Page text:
I though I read that the advance was semantics and its actually a 2 spool deign.

  8. Airbus haven’t orchestrated 380 news very well at Farnborough or Le Bourget last year. That is true. And this, and only this, is the story. The story of its demise and the production cut really aren’t new stories. The writing has been on the wall for too many years.

    10 years from now and Boeing wants to offer a re-hash of what will then be a 30+ year airframe? I’m not sure it will work given that the competition has 2 airframes to play with. A380and XWB both are more modern airframes to meet future needs, whatever that may look like.

    77710x will be another 748i. Boeing may come out shouting loud but the past performance informs that rehashed airframes, that far out from original first flight rarely do not dominate the marketplace.

    • There are good derivatives and poor ones and will have to see.

  9. If a future 777-10 is a 450 seat aircraft, the A380 is a 700 seat aircraft.

    Apples to Apples, or we are taking the public for a ride.

    • No, its the economics that each one brings to the table as well as PAX count.

      Ergo, if the -10 becomes the defecto leader in economics then it threatens the A380 which is already shaky.

      And down the road is a 777X NEO

      • It may have better economics , but to make sure you dont leave paying passengers behind you would have to have a second flight a few hours later.
        3 class A380 to Lufthansa standards is 525 seats, a 777-10 would be certainly 100 less.
        Look at Cathay flights from London to Hong Kong , 5pm to 10pm there are 4 x 777 flights. You could replace that with 3 flights if one was an A380.

    • I think the A380 IS a 700 seat aircraft (or at least a 600-650 seat aircraft). The problem is that there aren’t many routes where it makes sense to have that many seats. So airlines end up going with low-density configurations that are hardly ever going to be as profitable as a smaller, higher-density plane.

    • Chances are the 777x could be sales limited just like the A380, due to size and some minor inherent fuselage width flaws. In a nutshell, the A380 is too wide and the 777x is too narrow for 10x. The double decker needed to be 243″ wide at armrests maindeck, and 2-2-2 163″ or 2-3-2 183″ econ upstairs. The A380 fuselage was sized a little too large.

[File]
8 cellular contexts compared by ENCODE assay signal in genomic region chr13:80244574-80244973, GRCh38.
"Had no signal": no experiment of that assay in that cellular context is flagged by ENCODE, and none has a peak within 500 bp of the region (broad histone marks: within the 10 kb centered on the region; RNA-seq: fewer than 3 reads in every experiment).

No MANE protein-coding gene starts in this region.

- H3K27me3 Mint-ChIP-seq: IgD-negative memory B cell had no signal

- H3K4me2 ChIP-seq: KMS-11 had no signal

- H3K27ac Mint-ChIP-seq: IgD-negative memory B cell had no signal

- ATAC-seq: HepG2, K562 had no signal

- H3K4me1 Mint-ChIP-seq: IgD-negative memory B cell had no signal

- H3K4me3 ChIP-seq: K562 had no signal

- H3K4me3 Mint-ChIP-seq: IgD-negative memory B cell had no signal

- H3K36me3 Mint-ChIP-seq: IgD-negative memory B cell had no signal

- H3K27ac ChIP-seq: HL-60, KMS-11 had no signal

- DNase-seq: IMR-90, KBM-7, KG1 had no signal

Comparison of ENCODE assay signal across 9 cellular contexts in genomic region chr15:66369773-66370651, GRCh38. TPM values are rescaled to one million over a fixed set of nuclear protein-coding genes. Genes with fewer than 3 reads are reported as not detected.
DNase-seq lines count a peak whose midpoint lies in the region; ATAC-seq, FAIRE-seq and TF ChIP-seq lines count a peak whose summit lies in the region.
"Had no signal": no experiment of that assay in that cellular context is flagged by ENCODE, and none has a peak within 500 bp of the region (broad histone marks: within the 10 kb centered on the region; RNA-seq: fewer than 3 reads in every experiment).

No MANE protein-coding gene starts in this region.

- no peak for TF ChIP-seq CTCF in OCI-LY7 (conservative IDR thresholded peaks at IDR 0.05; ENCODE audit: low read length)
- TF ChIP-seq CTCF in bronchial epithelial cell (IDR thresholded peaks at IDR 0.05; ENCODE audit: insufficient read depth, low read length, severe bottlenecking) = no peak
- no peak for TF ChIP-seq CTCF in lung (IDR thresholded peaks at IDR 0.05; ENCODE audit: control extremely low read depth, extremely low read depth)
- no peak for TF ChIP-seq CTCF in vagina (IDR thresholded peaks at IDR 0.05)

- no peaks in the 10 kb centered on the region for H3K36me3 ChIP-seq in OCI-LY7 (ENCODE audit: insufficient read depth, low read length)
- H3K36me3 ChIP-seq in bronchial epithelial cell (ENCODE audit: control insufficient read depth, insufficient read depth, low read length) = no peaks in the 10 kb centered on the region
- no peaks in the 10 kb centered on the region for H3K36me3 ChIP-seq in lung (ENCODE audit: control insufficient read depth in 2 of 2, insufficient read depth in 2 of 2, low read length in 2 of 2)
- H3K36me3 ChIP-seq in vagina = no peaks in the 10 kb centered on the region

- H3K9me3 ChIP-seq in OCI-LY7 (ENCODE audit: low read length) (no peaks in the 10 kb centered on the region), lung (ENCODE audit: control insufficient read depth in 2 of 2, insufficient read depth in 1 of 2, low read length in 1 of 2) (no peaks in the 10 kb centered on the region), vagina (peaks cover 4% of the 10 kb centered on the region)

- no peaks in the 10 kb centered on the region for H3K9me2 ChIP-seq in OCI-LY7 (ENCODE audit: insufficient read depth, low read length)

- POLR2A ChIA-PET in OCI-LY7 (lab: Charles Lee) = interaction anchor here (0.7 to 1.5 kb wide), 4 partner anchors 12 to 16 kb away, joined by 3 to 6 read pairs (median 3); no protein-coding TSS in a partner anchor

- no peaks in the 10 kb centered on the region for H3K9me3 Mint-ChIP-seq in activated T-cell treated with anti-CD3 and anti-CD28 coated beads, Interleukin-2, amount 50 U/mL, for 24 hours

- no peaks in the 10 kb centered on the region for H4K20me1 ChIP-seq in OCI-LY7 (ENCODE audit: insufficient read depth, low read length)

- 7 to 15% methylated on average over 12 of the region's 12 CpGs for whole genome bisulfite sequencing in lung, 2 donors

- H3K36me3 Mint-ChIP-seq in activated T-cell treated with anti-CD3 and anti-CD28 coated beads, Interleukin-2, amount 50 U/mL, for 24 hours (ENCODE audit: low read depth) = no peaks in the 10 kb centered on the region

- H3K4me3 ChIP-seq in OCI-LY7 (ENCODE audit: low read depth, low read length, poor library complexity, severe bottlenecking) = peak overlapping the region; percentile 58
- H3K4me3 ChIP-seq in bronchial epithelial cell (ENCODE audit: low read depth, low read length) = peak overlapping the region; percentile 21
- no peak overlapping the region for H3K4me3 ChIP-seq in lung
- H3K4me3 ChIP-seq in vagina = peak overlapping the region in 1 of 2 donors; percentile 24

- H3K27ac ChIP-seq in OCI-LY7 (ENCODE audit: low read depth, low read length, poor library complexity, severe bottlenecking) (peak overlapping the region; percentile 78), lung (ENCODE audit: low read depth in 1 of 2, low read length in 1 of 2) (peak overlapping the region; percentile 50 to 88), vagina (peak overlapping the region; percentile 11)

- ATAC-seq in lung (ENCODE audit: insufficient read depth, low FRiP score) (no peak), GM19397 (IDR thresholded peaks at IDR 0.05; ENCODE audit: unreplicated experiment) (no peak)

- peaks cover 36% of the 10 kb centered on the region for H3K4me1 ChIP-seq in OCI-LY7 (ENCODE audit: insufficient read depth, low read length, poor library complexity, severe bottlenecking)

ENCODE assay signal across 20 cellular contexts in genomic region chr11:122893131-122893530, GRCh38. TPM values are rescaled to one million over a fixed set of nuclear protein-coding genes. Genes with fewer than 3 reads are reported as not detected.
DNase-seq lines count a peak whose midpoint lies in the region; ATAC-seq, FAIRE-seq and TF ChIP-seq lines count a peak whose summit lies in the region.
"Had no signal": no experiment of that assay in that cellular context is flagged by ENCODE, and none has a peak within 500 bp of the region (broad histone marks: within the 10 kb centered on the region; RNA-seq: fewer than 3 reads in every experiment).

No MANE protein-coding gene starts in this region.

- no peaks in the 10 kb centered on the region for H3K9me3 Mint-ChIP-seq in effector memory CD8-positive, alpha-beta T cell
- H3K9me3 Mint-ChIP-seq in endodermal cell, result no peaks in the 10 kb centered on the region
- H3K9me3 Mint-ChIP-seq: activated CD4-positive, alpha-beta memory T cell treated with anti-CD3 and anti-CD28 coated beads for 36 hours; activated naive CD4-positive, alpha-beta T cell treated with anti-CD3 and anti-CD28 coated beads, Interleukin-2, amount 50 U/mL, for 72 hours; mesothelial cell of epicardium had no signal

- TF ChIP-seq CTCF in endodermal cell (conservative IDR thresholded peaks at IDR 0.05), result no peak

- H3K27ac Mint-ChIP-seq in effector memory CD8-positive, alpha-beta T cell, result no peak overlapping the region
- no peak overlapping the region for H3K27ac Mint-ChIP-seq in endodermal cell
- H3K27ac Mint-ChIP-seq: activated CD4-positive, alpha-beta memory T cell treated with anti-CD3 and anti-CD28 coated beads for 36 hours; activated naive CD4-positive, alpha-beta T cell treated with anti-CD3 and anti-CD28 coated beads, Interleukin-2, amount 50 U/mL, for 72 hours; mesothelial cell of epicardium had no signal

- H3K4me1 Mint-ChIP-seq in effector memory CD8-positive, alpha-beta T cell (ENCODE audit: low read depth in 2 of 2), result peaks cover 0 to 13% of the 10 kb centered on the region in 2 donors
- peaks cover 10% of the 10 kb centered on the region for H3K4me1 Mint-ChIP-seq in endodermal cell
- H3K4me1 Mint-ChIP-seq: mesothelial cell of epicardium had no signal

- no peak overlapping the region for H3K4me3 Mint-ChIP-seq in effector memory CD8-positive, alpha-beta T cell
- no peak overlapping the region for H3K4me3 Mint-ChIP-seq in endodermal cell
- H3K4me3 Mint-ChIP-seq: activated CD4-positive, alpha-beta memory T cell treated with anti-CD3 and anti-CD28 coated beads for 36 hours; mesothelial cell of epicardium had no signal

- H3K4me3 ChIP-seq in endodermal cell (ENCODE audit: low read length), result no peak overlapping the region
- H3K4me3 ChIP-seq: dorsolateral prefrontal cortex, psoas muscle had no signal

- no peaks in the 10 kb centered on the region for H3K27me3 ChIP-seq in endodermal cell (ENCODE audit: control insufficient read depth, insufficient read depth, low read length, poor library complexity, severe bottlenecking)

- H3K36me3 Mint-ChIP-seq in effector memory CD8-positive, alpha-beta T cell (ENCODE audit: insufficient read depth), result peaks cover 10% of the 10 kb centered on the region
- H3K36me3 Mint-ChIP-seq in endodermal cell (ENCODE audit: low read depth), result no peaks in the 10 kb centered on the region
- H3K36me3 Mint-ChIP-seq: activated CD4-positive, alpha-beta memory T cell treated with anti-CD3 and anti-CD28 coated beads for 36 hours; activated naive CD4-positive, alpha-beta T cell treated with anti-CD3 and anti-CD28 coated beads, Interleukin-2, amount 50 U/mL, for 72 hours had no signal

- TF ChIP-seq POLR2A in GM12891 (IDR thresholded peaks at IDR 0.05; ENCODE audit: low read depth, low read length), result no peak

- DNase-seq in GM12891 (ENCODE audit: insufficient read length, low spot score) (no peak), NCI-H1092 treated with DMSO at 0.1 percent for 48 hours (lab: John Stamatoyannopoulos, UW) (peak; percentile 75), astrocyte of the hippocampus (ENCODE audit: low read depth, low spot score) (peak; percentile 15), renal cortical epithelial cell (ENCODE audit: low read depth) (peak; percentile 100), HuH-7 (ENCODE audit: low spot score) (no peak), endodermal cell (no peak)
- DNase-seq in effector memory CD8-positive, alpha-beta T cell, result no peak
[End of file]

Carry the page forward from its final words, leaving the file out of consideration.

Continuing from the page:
For economy, the A380, 777x, and 787 are all fuselage width design errors. That leaves the A350 and A330neo as better solutions in that regard, so maybe Delta is on to something.

      • IT was funny to read Bjorns comment on the seating situation in that once you got off a C or E2 series you would be moving to a worse seat.

        One of those oddities, does the 787 sell so well because you can stuff it?

        Keeping in mind that the 787 executed right would have knocked out the A330.

        Are the A350 and A330 accidents of width and does that limit their sales.

        Interesting area of speculation.

        • Ah, the art of selling.

          One thing that always sells well is a little touch of class. A380 is popular with passengers because it gives a classy ride even to economy class. A350 is similar. The A380 has taught a lot of regular passengers that air travel can be more comfortable than in the bad old days. A350, C and E2 will reinforce that lesson.

          I tentatively suggest that improving passenger comfort is a trend that airlines would buck at their peril.

          I think that the 787 will turn out to be a mistake; it’s expensive to buy (though getting cheaper), but does nothing for the passengers due to most airlines jamming in another seat. And because they’ll never ever wear out (no real fatigue problems with CF?), replacing them is always going to be an expensive option.